“I suppose so,” Ted said, realizing he was quite fond of the creature. “ But if he is a strayâdo you think I could keep him?” he ventured.
Charlotte laughed shortly, looking at the Durrants' closed door.
“I should think so. But if he's a rover, you won't have him long. He'll stay just as long as he feels like it, and one day he'll disappear just like he came. So don't get too attached to him, son.”
Ted said nothing. He liked the idea of the dog being a rover. There was a free feel to the word that excited him deep down.
But he hoped the dog
In spite of Charlotte's prediction that the dog would disappear as suddenly as he had come, Nipper, as Ted named him, was still around the next dayâand the day after that.
“I think you ought to put a card down in the paper-shop window,” Jack suggested. “ Somebody might be worried about him.”
Charlotte laughed shortly. She was of the opinion that if the dog had a good home to go back to, he'd goâand in any case, Ted was so attached to the little mongrel that she couldn't help hoping he would stay. It was good to see Ted caring about something.
But Jack couldn't bear the thought that somewhere the dog's owner might be wretched with anxiety, and he insisted a card in the paper-shop window was the right thing to do. Although he and Ted almost came to blows about it, he wrote it out and took it down, and for a week or two Charlotteâand Tedâlived in fear of someone knocking on the door to claim Nipper.
But no one did.
When the weather grew colder, Ted made up a bed for him in the wash-house, and he was even sometimes allowed into the kitchen.
Christmas came and went, and Nipper was still around, and he was there the following June for the street party the rank held to celebrate the coronation of King George and Queen Mary. This promised to be the biggest and the best ever held in the rank. From the moment the coronation date was public, there had been talk of a party, but it had taken Peggy Yelling to organize it.
“She's got more time than most of us with her family all grown-up,” Charlotte said, and James knew she would have loved to organize the party herself, in honour of the occasion. He was quietly amused by the way that Charlotte idolized the Royal Family and all they did. Her military background had given her a liking for ceremonial, and she avidly read every newspaper account she could lay her hands on, snipping out the pictures and getting Jack to paste them into a scrapbook for her.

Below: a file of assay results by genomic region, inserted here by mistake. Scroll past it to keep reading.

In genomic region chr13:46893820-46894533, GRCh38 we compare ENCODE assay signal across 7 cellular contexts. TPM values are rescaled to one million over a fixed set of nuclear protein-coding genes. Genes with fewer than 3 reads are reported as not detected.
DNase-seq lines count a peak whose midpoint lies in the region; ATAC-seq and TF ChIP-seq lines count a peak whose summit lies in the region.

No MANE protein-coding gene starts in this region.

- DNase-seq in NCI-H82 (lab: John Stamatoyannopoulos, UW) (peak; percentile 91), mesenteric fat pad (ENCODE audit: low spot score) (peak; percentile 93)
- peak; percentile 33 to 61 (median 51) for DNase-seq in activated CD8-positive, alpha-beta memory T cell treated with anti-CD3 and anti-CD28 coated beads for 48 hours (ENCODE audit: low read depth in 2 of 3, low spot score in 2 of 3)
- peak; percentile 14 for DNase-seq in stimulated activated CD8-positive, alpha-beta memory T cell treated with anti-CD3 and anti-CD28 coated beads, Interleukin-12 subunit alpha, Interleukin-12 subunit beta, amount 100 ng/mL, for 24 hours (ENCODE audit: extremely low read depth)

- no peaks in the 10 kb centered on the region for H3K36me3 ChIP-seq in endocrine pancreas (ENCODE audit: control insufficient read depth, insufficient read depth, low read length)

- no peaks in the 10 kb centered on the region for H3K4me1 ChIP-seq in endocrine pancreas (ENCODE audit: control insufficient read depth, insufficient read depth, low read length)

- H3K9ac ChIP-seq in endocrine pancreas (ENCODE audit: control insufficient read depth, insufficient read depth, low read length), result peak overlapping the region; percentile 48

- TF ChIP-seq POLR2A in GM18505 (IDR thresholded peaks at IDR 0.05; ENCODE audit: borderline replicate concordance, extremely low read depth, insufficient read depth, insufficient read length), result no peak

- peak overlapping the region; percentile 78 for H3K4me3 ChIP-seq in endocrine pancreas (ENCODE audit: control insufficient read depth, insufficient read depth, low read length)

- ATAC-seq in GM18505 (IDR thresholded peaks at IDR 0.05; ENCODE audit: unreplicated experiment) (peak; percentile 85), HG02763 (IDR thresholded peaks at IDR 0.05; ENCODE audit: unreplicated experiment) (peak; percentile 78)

But arranging a party of this size was not a job for a woman with a demanding family, a baby and a cleaning post. It needed someone like Peggy, enthusiastic, efficient and cheerfully bossy, who could shoulder the responsibility and enjoy it She attacked the task with the same vigour she brought to delivering babies, and before long the plans had grown to take in some of the people who lived in the cottages on the hill as well as the twenty houses in the rank.
“Oh, let them comeâthey've nowhere to have a party of their own. And it's the more the merrier as far as I'm concerned,” she said, cheerfully overruling those who thought the rank should keep itself to itself.
Soon everyone had their own special responsibility. Some of the men were detailed to collect trestle tables from the Co-operative rooms in one of the carts from Bristow's Livery Stables at the bottom of the hill, and rotas were arranged among the women for baking and jelly-making. Peggy made a collection to buy a big ham, which she cooked in her copper one warm evening when all the windows were open, and the smell wafted out to make everyone's mouth water in anticipation.
The children had their jobs, tooâthere were balloons to be blown up, red, white and blue bunting to be hung from the back bedroom windows to the wash-houses opposite, and the rank to be swept clean of every bit of muck and dirt that might have been left by the delivery horses.
Even Martha Durrant was roped in to man the tea-urn, a task which would keep her at a safe distance from the merry-making.
“Just pray for a fine day tomorrow, that's all,” Peggy said to Charlotte as they counted through a pile of white, starched tablecloths the night before. “ What we'll do if it rains, I just don't know.”
“It won't rain,” Charlotte replied confidently, flicking at the air in front of her face. “The gnats are flying tonight.”
“Yes, and that's not all that's flying, by all accounts,” Peggy told her. “ Have you heard the latest? They're going to deliver letters in one of those flying machines in honour of the coronation.”